Richard (Arnold Lessing) has abandoned his potential career as a scientist to hang out on the beach with his friends and become a surf bum. His father, Dr. Otto Lindsay, a world-renowned oceanographer, is not happy about this at all. When a woman is mauled on the beach, evidence points to a giant “fantigua fish” that can survive on land. The killer fish is targeting Richard’s friends, and there might be more to this monster than anyone expects.

In horror history, there has often been a connection between the beach and monsters. It is a natural fit, horror often rises out of the ocean, and the beach is often filled with vulnerable teenagers in various states of undress. The water and the sand can hide all manners of terror. Through the 1950s and 60s beach culture even had its own popular associated music style in surf rock, a subgenre that happily embraced horror icons and strange imagery. Beach horror movies such as Beach Girls and the Monster mix a healthy dose of camp along with their scares, and it can be a difficult balance to achieve.

"No really, I'm scary. Hey... stop laughing and come back here."
Beach Girls and the Monster opens with some excellent vintage surf rock while bikini-clad women dance away. One of the girls wanders off to an isolated cave (like you do) only to be attacked and killed by a rubbery seaweed clad creature. The attack is slightly more graphic that was the norm at this time, featuring a clawed face with some blood on it. This is a jarring tonal shift from the frolicking earlier, and it’s very well played. It demonstrates to the viewer that despite the goofy surfing elements, the horror should be taken seriously.

Sadly, Beach Girls and the Monster can’t maintain that mix of camp and horror. It slips into some surfing time-filler, hilariously inept rear-projection, thirty-year-olds acting like beach going teens, and some unexpected lion puppetry. The central dramatic struggle in all this is Richard’s desire to be a surfer rather than a scientist much to the chagrin of his father. He also has to keep his step-mom from putting the moves on him, which is weird and a far more interesting development that the movie doesn’t explore beyond setting her up as a victim of the monster.

LOOK OUT A GIANT CAR!
Even though Beach Girls and the Monster doesn’t hold up as a horror movie, as a goofball rubber monster movie it has plenty of charm. The monster is just ridiculous enough, the terrible driving scenes are just astounding enough, and a last-minute plot twist that is both irritating and a little subversive give the movie its own unique flavor that keeps it from being another forgettable b-movie.

At just seventy minutes long, Beach Girls and the Monster surfs on by very quickly, if you can’t enjoy the legitimate attempts at horror or the pitfalls of the actual production you can always sit back and listen to a really perfect surf rock soundtrack.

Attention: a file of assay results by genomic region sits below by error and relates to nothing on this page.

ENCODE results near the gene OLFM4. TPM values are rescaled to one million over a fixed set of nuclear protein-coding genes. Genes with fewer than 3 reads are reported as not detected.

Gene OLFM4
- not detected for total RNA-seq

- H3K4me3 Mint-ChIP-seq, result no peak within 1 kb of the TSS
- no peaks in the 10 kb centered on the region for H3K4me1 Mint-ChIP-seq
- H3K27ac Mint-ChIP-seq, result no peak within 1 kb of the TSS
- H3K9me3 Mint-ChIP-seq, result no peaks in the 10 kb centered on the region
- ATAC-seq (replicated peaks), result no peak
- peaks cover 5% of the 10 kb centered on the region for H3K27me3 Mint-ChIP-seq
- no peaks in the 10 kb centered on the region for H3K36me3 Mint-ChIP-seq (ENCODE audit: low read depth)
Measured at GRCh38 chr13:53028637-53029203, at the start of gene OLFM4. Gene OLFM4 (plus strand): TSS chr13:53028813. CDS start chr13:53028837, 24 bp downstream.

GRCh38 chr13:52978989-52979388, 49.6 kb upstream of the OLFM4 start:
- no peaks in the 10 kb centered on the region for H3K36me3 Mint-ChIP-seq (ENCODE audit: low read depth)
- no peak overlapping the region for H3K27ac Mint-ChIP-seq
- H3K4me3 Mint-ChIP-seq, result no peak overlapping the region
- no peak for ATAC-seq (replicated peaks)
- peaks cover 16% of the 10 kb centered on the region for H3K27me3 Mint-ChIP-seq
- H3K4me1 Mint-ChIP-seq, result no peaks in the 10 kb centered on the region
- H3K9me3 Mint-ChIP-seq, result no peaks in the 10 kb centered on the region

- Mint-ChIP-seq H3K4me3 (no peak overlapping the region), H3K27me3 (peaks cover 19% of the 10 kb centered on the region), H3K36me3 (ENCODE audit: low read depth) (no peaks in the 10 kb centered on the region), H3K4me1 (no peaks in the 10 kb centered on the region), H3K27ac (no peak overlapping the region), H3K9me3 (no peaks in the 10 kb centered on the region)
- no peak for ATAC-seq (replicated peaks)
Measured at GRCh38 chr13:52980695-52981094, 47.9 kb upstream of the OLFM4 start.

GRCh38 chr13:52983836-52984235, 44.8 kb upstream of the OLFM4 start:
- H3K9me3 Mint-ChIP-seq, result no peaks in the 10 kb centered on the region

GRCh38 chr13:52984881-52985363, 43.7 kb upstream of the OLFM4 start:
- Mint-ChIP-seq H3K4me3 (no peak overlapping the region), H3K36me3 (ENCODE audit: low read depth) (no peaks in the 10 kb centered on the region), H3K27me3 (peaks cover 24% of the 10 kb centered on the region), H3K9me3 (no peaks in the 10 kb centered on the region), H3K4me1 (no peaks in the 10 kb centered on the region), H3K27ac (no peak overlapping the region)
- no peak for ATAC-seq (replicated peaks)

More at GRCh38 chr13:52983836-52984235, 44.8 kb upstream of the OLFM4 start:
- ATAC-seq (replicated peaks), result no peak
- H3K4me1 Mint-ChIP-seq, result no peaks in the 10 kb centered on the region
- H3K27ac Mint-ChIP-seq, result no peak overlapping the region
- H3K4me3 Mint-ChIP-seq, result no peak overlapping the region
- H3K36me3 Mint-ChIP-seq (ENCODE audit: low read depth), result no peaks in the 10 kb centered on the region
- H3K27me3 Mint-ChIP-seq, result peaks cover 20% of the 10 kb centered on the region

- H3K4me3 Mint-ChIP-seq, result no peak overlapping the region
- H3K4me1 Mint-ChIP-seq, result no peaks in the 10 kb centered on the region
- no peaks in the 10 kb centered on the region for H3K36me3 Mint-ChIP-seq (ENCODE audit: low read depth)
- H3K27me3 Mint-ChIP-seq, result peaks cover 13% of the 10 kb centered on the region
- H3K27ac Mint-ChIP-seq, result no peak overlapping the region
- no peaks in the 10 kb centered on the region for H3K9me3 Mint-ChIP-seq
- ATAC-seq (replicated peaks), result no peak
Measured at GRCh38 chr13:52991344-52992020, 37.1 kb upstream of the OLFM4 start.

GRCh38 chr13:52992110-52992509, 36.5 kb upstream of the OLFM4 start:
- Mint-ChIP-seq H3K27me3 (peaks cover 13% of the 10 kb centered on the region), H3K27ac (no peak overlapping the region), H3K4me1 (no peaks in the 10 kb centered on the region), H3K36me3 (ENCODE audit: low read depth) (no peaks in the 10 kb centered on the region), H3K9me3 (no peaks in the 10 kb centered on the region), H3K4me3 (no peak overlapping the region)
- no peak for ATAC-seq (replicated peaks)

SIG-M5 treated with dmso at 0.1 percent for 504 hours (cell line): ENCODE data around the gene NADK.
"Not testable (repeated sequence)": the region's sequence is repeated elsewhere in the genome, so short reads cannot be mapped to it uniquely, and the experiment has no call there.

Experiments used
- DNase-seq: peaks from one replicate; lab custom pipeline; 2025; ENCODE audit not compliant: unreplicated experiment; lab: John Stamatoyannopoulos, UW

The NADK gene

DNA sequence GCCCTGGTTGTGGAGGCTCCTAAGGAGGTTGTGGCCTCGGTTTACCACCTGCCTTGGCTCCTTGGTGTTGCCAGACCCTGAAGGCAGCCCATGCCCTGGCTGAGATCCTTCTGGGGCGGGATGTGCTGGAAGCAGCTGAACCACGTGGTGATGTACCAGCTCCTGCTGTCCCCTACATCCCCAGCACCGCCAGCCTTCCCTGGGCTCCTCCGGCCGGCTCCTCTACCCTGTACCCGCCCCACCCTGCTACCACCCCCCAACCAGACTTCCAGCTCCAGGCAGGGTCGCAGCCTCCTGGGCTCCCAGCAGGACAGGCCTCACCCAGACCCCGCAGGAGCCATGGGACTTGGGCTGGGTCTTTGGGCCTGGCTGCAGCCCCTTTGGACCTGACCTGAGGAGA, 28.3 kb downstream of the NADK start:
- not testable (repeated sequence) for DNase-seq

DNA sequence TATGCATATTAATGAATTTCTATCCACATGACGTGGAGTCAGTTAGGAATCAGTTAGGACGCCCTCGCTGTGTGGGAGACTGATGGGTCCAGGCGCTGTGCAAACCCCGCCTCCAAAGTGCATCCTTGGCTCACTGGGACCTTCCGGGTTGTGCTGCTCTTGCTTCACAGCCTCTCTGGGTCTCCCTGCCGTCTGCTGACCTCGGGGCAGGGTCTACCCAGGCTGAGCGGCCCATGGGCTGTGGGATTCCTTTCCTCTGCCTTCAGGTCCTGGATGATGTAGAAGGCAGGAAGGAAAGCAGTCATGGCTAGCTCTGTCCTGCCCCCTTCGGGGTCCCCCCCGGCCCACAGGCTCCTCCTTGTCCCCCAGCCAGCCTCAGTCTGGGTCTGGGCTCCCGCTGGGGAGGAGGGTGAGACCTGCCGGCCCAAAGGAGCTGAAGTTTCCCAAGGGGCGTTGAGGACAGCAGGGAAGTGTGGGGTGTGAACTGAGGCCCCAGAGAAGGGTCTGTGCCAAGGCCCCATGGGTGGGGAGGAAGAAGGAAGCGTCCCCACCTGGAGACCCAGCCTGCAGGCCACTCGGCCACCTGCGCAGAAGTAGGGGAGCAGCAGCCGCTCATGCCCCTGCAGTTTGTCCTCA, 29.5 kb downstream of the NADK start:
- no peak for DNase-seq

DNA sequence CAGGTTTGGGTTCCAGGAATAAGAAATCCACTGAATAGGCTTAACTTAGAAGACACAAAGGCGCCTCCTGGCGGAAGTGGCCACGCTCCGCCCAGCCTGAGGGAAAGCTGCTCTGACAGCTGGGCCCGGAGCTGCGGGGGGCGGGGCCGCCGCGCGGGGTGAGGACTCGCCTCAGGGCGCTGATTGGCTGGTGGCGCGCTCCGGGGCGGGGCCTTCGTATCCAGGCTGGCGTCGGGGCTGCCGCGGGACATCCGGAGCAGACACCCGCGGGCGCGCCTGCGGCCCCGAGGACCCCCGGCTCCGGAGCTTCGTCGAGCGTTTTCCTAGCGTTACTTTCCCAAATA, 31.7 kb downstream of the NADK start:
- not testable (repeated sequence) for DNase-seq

Friday, May 4, 2018

Cross of the Seven Jewels



Cross of the Seven Jewels
1987
Marco Antonio Andolfi

Marco (or Eddy in the English dub) is visiting Naples when the jeweled cross he wears on his neck is stolen by two hooligans on a motorcycle. Desperate to get it back, he follows the trail of these criminals, which quickly leads him up the chain of a crime ring. These criminals, of course, are not too interested in helping poor Marco, but little do they know that Marco is in fact, half monster and that if he doesn’t get his cross back by midnight, bad things are going to happen.

I went into Cross of Seven Jewels half-expecting it to be a werewolf movie judged solely on the few images of it I had seen.  That all went out the window pretty quickly. I mean, I wasn’t wrong, it is kind of like a werewolf movie in that our main character is afflicted with a time sensitive monstrous condition, but beyond that, Cross of the Seven Jewels is invested in being extremely cheap and weird according to its own rules. I don’t know what you would classify this movie as other than a Satanic Psychic Werewolf Sex Fiend horror film.

It's sad when a werewolf can't grow a beard.
 As any film worth your time will do, Cross of the Seven Jewels opens with a devil worshiping Wookee orgy. Right away, you can tell this is a film that exists in the decline of the Italian genre explosion of the 1980s, the sets and costumes look threadbare and even the grim sheen of a terrible transfer onto VHS can’t enhance it. Director and star, Marco Antonio Andolfi’s monster costume consists of a half a wolf head and some claws, beyond that he doesn’t have a stitch on. So, I hope you like plenty of bare butt with your monster because Marco is looking to show his off.

So you have a hairy mostly nude man-monster, who growls and has teeth and claws, he is surely going to rip and tear people apart, right? Wrong. Marco might crash through the occasional window, but his method of killing is mostly hands off. He stands and stares making animal sounds until the laser effects and glowing kicks in, then he melts a low-level criminal’s face with his mind. Later he’s back to throwing people through tables and strangling naked fortunetellers... so what did that first criminal do to warrant his own personal face removal?

"You call that a fortune?"
The music is a mix of orchestral bits and some oddly bouncy and uplifting synthesizer tunes. I don’t know if any of it was designed with this movie in mind, it all seems cobbled together to fit whatever scene they could stick into. It adds an off-kilter accent to a movie that already teeters out of control from the first frame.

Cross of the Seven Jewels offers 82 minutes of virtually plotless lewd entertainment. You never know what’s coming next but I’m fairly certain the filmmakers had no idea either. This film is easily the best and worst bare-assed werewolf based satanic horror show you are ever going to witness.